The first threatened invertebrate species to be protected in SA!

Until recently, invertebrates were not considered under threatened species legislation in South Australia. Thankfully, this has now changed and a small group of experts is working to identify and nominate threatened invertebrates under the National Parks and Wildlife Act 1972 (South Australia) and/or Environmental Protection and Biodiversity Conservation Act 1999 (Commonwealth).

The process involves completing Species Conservation Assessments to assign conservation ratings according to species’ threat level and likelihood of extinction. The assessments are based on the IUCN Red List Categories and Criteria, which form a widely used and understood system for classifying plant and animal species at risk of extinction. As well as assigning conservation ratings, the assessment process:

  • identifies gaps in our knowledge on species’ ecology, biology, and so on;
  • identifies regionally threatened and declining species not previously identified;
  • can help to inform regional fire management plans and operations;
  • helps to identify threatening processes that affect a range of species; and
  • can help to inform a multi-species and landscape-scale management approach.

The assessment process got off to a great start at a workshop coordinated by NGT and held in Adelaide on September 30th. In attendance were Department for Environment and Water – Threatened Species team members, along with 10 other scientists and field ecologists who have expertise on a range of invertebrates including isopods (an order of crustaceans that includes slaters), butterflies, moths, katydids, spiders, mites, beetles, and bees.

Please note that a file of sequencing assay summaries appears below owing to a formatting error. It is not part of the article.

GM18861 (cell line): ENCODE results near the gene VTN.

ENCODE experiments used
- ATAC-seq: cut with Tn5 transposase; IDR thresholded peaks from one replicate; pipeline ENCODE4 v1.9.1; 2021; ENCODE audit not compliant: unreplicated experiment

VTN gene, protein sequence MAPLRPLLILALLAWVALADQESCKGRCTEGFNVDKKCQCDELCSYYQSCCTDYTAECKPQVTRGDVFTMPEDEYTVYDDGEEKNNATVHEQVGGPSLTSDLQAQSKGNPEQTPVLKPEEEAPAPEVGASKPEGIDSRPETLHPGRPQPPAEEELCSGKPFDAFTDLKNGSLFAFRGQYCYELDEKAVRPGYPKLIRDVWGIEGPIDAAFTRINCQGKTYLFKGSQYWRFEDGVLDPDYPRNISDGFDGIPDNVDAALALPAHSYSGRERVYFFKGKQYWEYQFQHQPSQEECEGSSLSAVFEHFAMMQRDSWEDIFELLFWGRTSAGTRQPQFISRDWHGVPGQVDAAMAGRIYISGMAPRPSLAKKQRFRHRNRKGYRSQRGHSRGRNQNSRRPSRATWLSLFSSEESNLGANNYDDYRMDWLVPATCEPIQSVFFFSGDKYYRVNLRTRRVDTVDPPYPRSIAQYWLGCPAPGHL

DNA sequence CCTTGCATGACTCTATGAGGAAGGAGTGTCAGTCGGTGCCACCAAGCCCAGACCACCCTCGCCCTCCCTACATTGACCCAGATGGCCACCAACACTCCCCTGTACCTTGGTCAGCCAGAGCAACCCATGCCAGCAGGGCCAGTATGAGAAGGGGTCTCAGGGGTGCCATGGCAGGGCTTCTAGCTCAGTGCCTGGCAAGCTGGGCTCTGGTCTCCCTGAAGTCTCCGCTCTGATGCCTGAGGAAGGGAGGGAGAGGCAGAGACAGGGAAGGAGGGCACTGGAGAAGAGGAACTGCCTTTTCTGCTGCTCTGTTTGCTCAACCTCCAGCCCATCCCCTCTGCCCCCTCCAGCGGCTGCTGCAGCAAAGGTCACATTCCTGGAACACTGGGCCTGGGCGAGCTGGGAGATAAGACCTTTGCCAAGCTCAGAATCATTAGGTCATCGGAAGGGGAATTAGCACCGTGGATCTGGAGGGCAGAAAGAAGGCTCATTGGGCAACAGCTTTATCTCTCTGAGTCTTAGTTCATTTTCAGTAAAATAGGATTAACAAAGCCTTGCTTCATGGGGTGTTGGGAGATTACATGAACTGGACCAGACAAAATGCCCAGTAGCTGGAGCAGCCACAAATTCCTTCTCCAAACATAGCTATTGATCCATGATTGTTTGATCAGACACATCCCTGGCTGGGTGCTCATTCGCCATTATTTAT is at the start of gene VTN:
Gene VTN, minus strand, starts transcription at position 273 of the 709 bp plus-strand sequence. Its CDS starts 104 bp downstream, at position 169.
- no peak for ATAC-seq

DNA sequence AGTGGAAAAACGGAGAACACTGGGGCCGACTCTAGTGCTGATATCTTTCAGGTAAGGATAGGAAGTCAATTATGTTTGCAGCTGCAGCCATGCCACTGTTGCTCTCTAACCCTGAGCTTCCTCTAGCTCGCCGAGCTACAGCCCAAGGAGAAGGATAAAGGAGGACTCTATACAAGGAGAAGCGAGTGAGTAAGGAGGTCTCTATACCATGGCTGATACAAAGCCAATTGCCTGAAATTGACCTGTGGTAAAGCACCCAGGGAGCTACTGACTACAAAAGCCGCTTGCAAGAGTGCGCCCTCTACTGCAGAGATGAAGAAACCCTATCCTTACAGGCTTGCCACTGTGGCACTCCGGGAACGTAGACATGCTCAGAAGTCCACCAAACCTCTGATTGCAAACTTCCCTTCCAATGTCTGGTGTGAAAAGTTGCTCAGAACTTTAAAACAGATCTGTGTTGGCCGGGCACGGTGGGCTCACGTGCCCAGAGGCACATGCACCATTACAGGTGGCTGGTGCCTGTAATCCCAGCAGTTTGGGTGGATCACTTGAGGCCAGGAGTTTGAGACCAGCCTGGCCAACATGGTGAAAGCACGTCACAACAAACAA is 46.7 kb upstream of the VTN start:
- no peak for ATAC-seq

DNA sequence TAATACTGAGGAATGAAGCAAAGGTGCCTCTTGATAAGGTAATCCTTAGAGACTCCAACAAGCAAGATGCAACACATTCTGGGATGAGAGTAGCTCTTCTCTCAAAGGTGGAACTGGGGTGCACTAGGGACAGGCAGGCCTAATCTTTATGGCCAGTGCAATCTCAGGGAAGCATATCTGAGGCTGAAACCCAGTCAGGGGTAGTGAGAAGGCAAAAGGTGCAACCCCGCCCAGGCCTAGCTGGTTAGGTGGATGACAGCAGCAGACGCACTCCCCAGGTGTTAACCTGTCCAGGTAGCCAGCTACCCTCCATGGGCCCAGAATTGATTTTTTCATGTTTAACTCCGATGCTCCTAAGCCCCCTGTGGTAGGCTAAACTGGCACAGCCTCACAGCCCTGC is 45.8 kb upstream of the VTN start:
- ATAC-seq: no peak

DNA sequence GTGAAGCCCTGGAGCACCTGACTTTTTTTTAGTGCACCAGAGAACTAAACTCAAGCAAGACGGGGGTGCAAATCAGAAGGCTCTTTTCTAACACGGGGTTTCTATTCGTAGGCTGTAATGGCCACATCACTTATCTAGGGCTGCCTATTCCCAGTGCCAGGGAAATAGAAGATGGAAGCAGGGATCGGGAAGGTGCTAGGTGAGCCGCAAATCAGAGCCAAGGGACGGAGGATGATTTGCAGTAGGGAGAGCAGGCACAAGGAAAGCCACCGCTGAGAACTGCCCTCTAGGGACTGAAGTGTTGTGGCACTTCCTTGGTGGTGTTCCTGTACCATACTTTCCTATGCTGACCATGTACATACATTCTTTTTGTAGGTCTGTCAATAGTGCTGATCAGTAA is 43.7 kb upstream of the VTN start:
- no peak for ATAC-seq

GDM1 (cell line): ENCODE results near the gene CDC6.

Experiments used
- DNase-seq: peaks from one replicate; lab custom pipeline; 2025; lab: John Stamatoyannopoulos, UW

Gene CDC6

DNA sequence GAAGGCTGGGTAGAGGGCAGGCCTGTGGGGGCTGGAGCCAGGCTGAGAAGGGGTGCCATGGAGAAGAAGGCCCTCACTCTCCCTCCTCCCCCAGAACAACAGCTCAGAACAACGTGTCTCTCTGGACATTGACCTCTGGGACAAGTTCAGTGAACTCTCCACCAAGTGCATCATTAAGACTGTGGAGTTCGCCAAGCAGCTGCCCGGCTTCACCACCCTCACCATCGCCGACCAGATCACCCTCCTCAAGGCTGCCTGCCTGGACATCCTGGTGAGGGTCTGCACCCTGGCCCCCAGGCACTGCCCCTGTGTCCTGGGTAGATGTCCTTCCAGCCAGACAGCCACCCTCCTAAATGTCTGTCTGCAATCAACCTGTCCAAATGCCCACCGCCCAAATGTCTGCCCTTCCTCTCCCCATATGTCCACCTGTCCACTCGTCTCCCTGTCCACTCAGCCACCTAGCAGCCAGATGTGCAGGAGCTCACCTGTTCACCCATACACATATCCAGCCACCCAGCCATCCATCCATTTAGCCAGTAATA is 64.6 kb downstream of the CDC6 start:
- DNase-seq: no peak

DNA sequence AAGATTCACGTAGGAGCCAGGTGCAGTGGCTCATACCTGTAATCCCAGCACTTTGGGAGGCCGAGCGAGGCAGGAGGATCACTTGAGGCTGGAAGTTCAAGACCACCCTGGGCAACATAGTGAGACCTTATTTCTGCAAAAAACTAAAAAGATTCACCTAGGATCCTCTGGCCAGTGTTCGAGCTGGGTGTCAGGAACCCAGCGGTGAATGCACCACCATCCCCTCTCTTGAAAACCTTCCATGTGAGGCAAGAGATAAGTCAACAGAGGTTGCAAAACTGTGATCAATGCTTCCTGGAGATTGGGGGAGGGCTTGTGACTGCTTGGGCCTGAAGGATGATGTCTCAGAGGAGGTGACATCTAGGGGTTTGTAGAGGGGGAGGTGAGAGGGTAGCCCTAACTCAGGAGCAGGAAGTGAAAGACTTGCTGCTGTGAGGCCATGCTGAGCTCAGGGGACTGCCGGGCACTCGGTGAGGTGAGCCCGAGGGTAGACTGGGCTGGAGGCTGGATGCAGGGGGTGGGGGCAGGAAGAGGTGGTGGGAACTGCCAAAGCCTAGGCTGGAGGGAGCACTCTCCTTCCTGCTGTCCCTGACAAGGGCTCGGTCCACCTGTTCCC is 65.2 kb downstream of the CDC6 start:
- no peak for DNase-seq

Silver Xenica (Oriexenica lathoniella herceus). Photo: Jonathan Tuck.

Each participant came equipped with specific species information to help answer a series of questions relating to the five IUCN assessment categories. In order to determine the threatened status of a species, the assessment calls for the following information:

  • Extent of occurrence and area of occupancy which relate to the size of the species’ distribution;
  • Number of locations at which it is found;
  • Observed, estimated, projected, or inferred declines in abundance;
  • Population size; and
  • Probabilities of extinction within 10 years, 20 years, or 100 years.

The workshop ran for more than five hours during which the panel deliberated over some species more than others depending on the detail of data available. Based on these discussions, eight invertebrate species were suggested as candidates to be nominated for listing under the NPW Act and/or EPBC Act, and information relevant to the assessments was captured. This first round of invertebrate assessments will help to refine the process, documentation, and data required for future larger rounds. The expert panel is so far working on assessments for these species:

 Green Carpenter BeeMound Springs Isopod
Orange OchrePale Sun-moth
Silver XenicaRufous Rain-moth
Arid Bronze Azure 
Splendid Jewel Beetle 
Splendid Jewel Beetle (Temognatha congener). Photo: Peter Lang.

We look forward to updating readers over the coming months on this important invertebrate project.

Bryan Haywood